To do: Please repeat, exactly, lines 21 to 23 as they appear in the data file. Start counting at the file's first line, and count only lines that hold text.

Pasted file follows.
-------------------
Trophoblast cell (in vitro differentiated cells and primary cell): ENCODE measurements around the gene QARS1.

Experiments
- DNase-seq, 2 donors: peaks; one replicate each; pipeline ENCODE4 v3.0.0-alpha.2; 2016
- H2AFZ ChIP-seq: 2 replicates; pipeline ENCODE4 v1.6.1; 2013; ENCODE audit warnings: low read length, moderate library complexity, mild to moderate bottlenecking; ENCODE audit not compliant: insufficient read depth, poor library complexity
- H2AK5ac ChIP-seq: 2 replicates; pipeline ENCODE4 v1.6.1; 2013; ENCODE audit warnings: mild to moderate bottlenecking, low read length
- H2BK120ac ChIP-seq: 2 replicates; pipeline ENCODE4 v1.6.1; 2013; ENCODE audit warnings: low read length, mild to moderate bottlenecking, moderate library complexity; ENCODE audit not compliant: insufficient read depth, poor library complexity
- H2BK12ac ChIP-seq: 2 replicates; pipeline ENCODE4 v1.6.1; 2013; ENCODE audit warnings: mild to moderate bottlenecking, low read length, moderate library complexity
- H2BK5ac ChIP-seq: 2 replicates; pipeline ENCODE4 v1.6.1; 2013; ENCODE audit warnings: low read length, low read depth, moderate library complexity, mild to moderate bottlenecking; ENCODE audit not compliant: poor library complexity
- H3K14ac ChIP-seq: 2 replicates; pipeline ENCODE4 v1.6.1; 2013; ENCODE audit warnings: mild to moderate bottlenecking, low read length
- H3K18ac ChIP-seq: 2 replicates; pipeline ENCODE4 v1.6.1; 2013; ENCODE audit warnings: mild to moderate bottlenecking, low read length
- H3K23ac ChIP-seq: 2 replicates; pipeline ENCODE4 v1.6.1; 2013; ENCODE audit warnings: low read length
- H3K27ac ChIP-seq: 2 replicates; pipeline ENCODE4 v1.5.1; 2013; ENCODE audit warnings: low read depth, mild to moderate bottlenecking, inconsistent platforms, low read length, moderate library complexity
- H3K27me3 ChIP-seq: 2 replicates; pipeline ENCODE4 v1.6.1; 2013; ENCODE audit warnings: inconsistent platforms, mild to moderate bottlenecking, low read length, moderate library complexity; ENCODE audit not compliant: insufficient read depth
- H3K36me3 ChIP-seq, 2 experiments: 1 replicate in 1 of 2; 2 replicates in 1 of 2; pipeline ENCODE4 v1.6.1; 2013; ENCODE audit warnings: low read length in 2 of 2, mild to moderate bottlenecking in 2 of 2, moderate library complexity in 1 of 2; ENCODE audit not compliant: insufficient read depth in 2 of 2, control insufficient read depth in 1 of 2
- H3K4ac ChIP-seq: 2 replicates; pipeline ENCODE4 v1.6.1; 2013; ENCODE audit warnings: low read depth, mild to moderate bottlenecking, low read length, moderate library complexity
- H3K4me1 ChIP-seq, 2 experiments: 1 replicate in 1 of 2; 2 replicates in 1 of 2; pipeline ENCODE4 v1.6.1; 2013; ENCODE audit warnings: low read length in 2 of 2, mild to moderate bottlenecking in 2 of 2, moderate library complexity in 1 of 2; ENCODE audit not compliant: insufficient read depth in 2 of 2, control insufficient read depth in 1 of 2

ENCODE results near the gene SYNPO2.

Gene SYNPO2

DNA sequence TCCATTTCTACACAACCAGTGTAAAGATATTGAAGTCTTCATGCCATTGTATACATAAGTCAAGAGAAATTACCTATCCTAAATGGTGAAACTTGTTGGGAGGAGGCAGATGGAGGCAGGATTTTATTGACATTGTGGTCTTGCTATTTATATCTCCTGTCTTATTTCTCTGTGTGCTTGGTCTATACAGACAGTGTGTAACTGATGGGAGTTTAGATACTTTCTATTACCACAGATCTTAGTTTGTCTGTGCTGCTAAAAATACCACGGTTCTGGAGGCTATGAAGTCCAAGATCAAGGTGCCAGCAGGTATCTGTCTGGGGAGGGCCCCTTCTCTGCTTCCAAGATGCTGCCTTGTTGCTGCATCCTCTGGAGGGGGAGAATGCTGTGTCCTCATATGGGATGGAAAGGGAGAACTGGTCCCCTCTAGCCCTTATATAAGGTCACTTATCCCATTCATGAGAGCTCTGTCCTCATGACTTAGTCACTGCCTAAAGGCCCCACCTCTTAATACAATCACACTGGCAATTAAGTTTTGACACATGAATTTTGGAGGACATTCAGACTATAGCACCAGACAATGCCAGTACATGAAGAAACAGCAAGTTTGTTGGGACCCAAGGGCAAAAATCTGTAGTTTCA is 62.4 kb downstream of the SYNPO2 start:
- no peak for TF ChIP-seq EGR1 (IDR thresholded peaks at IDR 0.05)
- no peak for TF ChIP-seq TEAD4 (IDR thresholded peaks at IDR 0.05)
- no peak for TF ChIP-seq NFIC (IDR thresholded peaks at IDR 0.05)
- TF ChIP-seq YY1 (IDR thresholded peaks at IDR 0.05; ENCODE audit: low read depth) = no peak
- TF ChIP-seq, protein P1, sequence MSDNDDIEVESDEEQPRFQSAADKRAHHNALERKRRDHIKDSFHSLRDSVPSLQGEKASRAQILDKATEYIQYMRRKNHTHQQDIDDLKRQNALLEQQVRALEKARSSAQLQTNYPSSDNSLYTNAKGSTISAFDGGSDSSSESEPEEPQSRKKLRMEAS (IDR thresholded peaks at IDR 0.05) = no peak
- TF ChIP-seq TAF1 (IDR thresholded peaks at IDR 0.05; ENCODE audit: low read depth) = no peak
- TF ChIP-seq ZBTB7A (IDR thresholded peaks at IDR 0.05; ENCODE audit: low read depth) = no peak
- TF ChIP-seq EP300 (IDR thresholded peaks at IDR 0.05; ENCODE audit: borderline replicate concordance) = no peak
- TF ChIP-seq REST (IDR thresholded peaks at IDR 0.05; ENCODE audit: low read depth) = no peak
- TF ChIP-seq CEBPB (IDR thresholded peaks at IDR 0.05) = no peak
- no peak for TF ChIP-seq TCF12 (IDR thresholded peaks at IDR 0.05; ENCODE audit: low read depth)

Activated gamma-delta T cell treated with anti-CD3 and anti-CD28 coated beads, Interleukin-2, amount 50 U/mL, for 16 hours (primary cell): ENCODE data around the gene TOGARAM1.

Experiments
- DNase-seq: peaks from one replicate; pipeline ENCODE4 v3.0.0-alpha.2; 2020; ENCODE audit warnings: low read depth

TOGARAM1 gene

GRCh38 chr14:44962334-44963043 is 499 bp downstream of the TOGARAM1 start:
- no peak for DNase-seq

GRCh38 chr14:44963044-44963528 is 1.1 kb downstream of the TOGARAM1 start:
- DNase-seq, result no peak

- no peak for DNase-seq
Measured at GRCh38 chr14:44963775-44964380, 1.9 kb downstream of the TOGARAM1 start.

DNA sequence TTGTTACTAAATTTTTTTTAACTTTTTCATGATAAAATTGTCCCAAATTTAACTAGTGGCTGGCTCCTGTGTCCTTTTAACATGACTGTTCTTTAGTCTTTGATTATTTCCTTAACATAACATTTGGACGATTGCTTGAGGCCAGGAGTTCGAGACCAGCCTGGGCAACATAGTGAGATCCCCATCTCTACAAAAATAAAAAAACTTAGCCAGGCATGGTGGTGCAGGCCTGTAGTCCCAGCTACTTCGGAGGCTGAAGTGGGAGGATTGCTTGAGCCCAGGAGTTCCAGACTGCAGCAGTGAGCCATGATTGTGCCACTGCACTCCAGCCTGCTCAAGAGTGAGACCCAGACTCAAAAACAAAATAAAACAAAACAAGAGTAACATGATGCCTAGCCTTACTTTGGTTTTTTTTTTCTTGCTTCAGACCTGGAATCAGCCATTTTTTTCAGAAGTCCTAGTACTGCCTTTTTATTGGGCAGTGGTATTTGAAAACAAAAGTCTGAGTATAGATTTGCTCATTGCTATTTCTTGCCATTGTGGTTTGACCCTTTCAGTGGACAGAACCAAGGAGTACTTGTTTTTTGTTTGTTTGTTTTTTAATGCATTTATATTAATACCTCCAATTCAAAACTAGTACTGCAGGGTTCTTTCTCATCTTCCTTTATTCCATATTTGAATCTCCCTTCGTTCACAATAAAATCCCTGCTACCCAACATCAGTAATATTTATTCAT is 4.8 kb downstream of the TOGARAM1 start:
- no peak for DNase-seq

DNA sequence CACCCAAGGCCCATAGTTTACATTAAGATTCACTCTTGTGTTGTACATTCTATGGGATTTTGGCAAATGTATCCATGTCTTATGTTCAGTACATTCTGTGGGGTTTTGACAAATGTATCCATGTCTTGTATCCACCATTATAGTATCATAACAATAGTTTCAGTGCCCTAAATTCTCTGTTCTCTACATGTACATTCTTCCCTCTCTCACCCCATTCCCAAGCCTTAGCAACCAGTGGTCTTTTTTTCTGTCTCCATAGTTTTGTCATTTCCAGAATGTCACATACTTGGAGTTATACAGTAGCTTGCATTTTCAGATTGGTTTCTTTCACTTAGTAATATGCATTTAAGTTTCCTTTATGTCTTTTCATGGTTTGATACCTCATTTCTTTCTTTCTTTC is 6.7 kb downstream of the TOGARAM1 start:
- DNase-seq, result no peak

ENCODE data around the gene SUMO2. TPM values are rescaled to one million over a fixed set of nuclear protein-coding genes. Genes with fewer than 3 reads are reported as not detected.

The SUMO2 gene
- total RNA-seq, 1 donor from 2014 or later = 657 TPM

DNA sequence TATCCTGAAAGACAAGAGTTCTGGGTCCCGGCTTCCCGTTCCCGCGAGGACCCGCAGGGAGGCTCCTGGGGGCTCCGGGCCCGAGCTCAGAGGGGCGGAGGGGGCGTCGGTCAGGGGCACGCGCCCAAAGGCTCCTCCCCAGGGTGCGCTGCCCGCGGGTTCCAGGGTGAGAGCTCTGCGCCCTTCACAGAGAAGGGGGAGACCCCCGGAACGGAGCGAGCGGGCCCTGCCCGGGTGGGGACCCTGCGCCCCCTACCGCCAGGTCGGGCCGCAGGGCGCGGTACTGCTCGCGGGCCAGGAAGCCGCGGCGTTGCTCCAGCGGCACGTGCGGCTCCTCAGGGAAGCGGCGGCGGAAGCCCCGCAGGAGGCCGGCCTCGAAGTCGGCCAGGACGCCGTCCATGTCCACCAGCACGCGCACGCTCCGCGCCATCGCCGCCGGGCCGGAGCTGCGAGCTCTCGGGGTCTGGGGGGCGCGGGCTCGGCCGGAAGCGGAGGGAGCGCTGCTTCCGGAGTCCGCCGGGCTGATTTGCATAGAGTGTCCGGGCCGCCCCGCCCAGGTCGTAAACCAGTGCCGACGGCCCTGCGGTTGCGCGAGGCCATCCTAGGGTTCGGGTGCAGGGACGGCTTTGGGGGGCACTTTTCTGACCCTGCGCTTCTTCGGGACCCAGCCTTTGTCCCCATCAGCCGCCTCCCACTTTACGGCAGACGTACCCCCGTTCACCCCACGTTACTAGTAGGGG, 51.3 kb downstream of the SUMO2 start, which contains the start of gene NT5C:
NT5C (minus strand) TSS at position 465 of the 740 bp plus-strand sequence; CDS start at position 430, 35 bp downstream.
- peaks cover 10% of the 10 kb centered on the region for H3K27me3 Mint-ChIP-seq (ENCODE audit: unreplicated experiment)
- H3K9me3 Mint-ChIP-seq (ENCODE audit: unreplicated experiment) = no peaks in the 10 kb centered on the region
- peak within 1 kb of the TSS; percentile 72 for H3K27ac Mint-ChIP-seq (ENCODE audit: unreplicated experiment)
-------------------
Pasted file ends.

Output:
- no peak for TF ChIP-seq TEAD4 (IDR thresholded peaks at IDR 0.05)
- no peak for TF ChIP-seq NFIC (IDR thresholded peaks at IDR 0.05)
- TF ChIP-seq YY1 (IDR thresholded peaks at IDR 0.05; ENCODE audit: low read depth) = no peak